|At Sixth Shannon Lecture|
Kennedy Surveys Borderlands of Public, Private Knowledge
By Rich McManus
Photos by Ernie Branson
On the Front Page...
Standing atop the dual promontories of editor-in-chief of Science magazine and president emeritus of Stanford University, Dr. Donald Kennedy surveyed both the positive and unintended negative consequences of exposing the frontiers of knowledge formerly regarded as a public province to private parceling in the sixth annual James A. Shannon Lecture on Nov. 20. He argued that the Bayh-Dole Act of 1980, enacted to stimulate the transference of the fruits of public research into marketable products, has had largely the same effect on the "knowledge commons" or intellectual frontier, that the Homestead Act of 1862 had on public lands of the American West, settled and made productive during the 19th century. Both acts reordered sensitive ecosystems which, viewed in retrospect, forfeited some integrity or at least some cultural coherence.
The Shannon Lecture always focuses on science's public policy implications, and Kennedy is well-positioned to comment; he is a former commissioner of the Food and Drug Administration and a former NIH grantee. Indeed he told one guest at a reception following his lecture that an NIH grant, won shortly after he earned a doctorate in biology, "saved my life."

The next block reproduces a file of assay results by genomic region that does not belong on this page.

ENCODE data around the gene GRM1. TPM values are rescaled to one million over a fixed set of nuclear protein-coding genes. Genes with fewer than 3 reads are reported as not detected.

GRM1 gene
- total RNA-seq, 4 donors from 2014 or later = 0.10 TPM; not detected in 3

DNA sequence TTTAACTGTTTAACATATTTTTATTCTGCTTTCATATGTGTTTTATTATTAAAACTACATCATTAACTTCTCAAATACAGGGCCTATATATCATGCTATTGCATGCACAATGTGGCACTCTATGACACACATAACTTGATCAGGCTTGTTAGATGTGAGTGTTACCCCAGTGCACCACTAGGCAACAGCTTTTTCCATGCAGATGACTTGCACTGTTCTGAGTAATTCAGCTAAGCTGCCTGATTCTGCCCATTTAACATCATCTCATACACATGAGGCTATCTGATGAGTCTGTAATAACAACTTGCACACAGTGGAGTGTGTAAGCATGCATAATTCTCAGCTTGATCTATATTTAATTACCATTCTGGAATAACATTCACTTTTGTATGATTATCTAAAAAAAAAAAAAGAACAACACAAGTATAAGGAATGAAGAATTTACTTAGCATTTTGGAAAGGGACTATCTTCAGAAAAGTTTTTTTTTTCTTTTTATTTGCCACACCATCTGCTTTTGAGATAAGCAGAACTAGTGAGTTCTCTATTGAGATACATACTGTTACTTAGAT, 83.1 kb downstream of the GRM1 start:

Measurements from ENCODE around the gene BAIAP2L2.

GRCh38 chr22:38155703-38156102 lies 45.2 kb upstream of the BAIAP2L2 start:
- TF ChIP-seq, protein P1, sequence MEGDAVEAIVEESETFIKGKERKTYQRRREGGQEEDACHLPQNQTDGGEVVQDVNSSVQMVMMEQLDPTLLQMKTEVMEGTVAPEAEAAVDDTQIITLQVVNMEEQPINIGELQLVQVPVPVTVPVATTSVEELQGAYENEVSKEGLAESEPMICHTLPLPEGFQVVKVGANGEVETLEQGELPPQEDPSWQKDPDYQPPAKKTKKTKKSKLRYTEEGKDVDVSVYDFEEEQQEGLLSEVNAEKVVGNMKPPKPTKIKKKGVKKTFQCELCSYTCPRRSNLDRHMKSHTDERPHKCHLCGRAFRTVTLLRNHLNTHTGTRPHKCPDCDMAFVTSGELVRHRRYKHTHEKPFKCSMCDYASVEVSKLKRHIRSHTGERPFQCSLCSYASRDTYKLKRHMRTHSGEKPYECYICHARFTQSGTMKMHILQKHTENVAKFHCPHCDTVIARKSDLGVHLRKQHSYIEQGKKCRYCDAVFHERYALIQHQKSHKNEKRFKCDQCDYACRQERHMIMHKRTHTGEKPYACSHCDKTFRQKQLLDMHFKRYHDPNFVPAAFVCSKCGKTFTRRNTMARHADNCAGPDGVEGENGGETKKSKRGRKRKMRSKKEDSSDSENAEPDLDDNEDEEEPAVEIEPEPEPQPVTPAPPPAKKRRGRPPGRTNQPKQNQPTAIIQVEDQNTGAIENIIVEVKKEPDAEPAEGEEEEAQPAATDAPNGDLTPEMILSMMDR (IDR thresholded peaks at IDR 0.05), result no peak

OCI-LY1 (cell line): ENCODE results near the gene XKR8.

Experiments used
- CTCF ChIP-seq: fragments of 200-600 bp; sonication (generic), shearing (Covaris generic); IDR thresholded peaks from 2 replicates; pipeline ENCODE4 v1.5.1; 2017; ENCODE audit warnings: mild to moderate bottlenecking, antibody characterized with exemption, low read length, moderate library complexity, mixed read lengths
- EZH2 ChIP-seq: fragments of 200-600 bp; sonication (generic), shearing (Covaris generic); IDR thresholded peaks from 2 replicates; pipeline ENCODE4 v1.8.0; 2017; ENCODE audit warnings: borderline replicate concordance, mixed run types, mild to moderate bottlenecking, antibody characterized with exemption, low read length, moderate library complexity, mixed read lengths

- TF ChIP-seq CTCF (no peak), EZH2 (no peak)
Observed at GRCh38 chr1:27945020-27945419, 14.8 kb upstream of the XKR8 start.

"My first NIH grant had only four digits," he joked at the outset of his talk, titled, "A Second Post-War Revolution in Biomedicine." He said former NIH director Shannon and NIH "were symbols of hope for a generation of scientists." Following World War II, the United States made "a remarkable choice." It decided to divert its postwar economic might, including a huge investment in military research, into biomedical research, much of it basic. "No other industrial democracy made a similar decision."
The idea was that publicly financed research would create a huge "knowledge infrastructure" out of which industry could choose nuggets for private investment. "This was a wise thing to do," said Kennedy. "It transformed a research enterprise that had been the province of a small elite into a vast public enterprise...an 'endless frontier.'" The "decanting" of research resources toward health from the military was postwar revolution number one.
He likened unexplored intellectual territory to the yet-unclaimed physical spaces of the American West in the 1800s. The intellectual frontier, or "knowledge commons," was for years "largely publicly owned and managed." But just as the Homestead Act, which offered essentially free use of lands, and eventually ownership, to settlers who could improve their lots, the Bayh-Dole Act has had the effect of "enclosing" the knowledge commons, said Kennedy. With Bayh-Dole, the government relinquished its right to patent claims on the inventions of its grantees. The goal was to spur "technology transfer" by enabling federally supported scientists to patent and license their discoveries.